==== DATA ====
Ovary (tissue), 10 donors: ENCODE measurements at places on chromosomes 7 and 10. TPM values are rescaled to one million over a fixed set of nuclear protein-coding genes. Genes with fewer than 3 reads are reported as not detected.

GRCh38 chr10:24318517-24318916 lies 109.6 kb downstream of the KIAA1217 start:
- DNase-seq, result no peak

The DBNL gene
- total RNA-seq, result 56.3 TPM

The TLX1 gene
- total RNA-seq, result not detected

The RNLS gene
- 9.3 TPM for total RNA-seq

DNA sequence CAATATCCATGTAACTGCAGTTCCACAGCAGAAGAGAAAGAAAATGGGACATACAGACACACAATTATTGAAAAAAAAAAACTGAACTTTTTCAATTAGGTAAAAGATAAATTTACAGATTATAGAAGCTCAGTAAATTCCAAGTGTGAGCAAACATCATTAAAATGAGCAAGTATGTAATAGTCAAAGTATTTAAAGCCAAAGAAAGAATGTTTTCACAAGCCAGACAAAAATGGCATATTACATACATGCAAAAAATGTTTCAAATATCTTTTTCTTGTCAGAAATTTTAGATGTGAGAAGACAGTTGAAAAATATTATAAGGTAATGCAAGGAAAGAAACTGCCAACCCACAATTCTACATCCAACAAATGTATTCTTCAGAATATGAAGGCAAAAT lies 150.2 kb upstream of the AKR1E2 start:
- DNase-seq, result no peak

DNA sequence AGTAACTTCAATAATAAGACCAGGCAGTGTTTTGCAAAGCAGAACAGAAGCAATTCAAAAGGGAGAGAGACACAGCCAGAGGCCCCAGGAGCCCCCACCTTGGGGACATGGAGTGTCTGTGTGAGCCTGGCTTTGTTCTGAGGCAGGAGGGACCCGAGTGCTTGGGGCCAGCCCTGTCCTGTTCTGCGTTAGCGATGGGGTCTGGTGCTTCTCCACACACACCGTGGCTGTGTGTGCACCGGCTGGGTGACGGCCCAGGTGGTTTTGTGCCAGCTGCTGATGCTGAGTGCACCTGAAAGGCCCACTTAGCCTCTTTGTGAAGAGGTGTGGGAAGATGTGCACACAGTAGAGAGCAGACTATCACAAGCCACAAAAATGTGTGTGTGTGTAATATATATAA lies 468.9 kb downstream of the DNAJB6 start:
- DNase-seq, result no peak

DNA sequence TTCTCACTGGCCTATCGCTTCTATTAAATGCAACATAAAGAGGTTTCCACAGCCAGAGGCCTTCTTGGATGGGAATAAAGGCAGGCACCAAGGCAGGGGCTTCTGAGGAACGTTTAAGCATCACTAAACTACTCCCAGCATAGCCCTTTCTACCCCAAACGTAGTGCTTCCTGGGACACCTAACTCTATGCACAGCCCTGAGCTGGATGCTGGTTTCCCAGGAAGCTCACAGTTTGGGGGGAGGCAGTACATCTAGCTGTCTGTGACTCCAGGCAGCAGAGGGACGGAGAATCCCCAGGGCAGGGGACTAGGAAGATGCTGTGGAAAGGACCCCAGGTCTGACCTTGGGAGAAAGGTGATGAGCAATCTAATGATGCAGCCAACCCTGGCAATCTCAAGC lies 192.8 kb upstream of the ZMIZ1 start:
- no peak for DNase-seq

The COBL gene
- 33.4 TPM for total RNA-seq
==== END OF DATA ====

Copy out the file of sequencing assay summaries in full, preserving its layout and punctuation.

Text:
Ovary (tissue), 10 donors: ENCODE measurements at places on chromosomes 7 and 10. TPM values are rescaled to one million over a fixed set of nuclear protein-coding genes. Genes with fewer than 3 reads are reported as not detected.

GRCh38 chr10:24318517-24318916 lies 109.6 kb downstream of the KIAA1217 start:
- DNase-seq, result no peak

The DBNL gene
- total RNA-seq, result 56.3 TPM

The TLX1 gene
- total RNA-seq, result not detected

The RNLS gene
- 9.3 TPM for total RNA-seq

DNA sequence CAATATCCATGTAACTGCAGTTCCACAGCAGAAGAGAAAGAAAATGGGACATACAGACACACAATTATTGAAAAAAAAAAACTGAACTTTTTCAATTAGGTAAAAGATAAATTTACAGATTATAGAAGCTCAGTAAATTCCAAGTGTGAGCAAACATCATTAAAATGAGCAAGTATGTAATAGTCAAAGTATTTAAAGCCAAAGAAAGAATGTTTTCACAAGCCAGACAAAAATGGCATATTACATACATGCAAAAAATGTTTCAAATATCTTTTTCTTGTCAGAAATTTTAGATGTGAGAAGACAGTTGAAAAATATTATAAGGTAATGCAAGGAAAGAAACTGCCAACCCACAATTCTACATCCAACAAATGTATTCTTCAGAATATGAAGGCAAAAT lies 150.2 kb upstream of the AKR1E2 start:
- DNase-seq, result no peak

DNA sequence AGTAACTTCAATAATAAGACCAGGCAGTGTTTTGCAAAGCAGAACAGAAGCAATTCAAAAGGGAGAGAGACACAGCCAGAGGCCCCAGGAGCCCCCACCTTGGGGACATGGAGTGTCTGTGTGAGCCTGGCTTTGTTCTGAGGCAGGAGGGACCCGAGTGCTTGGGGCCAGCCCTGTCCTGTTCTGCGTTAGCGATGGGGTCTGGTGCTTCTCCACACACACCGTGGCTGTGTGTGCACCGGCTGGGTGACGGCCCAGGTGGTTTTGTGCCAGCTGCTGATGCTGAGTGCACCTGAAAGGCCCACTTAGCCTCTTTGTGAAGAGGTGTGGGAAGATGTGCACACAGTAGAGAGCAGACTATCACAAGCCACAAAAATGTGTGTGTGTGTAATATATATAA lies 468.9 kb downstream of the DNAJB6 start:
- DNase-seq, result no peak

DNA sequence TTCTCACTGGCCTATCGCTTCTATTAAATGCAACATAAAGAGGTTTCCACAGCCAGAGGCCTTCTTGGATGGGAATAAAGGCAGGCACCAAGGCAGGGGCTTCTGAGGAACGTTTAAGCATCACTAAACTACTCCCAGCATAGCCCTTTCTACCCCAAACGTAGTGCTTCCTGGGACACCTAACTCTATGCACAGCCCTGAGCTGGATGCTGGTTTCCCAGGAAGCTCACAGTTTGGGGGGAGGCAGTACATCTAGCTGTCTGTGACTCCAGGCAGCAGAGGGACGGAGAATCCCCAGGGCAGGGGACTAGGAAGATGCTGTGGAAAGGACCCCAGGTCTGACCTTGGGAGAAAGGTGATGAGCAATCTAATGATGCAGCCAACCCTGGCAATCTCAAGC lies 192.8 kb upstream of the ZMIZ1 start:
- no peak for DNase-seq

The COBL gene
- 33.4 TPM for total RNA-seq